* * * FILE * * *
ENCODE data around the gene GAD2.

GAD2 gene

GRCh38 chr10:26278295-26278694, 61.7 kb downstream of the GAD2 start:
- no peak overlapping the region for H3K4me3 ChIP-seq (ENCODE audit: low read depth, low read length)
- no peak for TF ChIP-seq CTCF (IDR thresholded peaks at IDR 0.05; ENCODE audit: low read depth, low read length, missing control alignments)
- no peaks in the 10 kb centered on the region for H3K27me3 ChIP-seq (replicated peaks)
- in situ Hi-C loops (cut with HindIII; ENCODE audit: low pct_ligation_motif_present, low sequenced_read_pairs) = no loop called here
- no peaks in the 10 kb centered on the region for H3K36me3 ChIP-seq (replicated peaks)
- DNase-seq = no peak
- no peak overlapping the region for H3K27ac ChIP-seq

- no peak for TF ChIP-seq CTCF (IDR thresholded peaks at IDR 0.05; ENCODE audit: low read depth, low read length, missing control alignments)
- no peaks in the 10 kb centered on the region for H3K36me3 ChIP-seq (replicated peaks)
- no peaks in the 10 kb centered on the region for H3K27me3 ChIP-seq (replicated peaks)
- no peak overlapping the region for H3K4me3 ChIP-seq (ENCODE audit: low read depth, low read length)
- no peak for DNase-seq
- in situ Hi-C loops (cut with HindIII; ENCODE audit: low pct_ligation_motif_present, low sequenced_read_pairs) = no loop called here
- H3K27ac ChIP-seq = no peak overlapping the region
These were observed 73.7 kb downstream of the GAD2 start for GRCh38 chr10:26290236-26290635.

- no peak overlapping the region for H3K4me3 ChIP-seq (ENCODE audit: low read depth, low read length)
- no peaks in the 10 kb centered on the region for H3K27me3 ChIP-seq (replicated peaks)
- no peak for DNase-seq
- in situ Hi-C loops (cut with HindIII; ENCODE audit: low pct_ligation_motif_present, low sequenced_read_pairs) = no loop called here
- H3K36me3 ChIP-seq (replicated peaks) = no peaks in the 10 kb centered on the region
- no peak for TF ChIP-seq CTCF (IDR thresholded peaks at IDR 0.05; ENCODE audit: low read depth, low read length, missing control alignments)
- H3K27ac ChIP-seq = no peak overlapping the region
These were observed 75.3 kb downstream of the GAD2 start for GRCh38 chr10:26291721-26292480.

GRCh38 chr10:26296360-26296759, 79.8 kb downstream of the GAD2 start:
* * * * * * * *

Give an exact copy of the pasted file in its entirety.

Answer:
ENCODE data around the gene GAD2.

GAD2 gene

GRCh38 chr10:26278295-26278694, 61.7 kb downstream of the GAD2 start:
- no peak overlapping the region for H3K4me3 ChIP-seq (ENCODE audit: low read depth, low read length)
- no peak for TF ChIP-seq CTCF (IDR thresholded peaks at IDR 0.05; ENCODE audit: low read depth, low read length, missing control alignments)
- no peaks in the 10 kb centered on the region for H3K27me3 ChIP-seq (replicated peaks)
- in situ Hi-C loops (cut with HindIII; ENCODE audit: low pct_ligation_motif_present, low sequenced_read_pairs) = no loop called here
- no peaks in the 10 kb centered on the region for H3K36me3 ChIP-seq (replicated peaks)
- DNase-seq = no peak
- no peak overlapping the region for H3K27ac ChIP-seq

- no peak for TF ChIP-seq CTCF (IDR thresholded peaks at IDR 0.05; ENCODE audit: low read depth, low read length, missing control alignments)
- no peaks in the 10 kb centered on the region for H3K36me3 ChIP-seq (replicated peaks)
- no peaks in the 10 kb centered on the region for H3K27me3 ChIP-seq (replicated peaks)
- no peak overlapping the region for H3K4me3 ChIP-seq (ENCODE audit: low read depth, low read length)
- no peak for DNase-seq
- in situ Hi-C loops (cut with HindIII; ENCODE audit: low pct_ligation_motif_present, low sequenced_read_pairs) = no loop called here
- H3K27ac ChIP-seq = no peak overlapping the region
These were observed 73.7 kb downstream of the GAD2 start for GRCh38 chr10:26290236-26290635.

- no peak overlapping the region for H3K4me3 ChIP-seq (ENCODE audit: low read depth, low read length)
- no peaks in the 10 kb centered on the region for H3K27me3 ChIP-seq (replicated peaks)
- no peak for DNase-seq
- in situ Hi-C loops (cut with HindIII; ENCODE audit: low pct_ligation_motif_present, low sequenced_read_pairs) = no loop called here
- H3K36me3 ChIP-seq (replicated peaks) = no peaks in the 10 kb centered on the region
- no peak for TF ChIP-seq CTCF (IDR thresholded peaks at IDR 0.05; ENCODE audit: low read depth, low read length, missing control alignments)
- H3K27ac ChIP-seq = no peak overlapping the region
These were observed 75.3 kb downstream of the GAD2 start for GRCh38 chr10:26291721-26292480.

GRCh38 chr10:26296360-26296759, 79.8 kb downstream of the GAD2 start: